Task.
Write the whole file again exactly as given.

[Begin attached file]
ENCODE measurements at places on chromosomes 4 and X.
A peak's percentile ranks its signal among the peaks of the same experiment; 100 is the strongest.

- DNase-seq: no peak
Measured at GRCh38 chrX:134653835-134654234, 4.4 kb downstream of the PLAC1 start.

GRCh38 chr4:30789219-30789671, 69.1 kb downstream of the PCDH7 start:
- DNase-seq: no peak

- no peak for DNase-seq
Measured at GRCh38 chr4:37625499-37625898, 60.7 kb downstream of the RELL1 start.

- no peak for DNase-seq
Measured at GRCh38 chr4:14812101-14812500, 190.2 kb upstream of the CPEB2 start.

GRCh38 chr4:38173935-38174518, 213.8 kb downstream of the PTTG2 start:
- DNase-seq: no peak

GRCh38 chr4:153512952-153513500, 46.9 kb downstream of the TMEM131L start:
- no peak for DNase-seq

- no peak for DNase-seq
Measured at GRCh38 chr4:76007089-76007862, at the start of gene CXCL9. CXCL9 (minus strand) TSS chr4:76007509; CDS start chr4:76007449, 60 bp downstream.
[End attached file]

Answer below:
ENCODE measurements at places on chromosomes 4 and X.
A peak's percentile ranks its signal among the peaks of the same experiment; 100 is the strongest.

- DNase-seq: no peak
Measured at GRCh38 chrX:134653835-134654234, 4.4 kb downstream of the PLAC1 start.

GRCh38 chr4:30789219-30789671, 69.1 kb downstream of the PCDH7 start:
- DNase-seq: no peak

- no peak for DNase-seq
Measured at GRCh38 chr4:37625499-37625898, 60.7 kb downstream of the RELL1 start.

- no peak for DNase-seq
Measured at GRCh38 chr4:14812101-14812500, 190.2 kb upstream of the CPEB2 start.

GRCh38 chr4:38173935-38174518, 213.8 kb downstream of the PTTG2 start:
- DNase-seq: no peak

GRCh38 chr4:153512952-153513500, 46.9 kb downstream of the TMEM131L start:
- no peak for DNase-seq

- no peak for DNase-seq
Measured at GRCh38 chr4:76007089-76007862, at the start of gene CXCL9. CXCL9 (minus strand) TSS chr4:76007509; CDS start chr4:76007449, 60 bp downstream.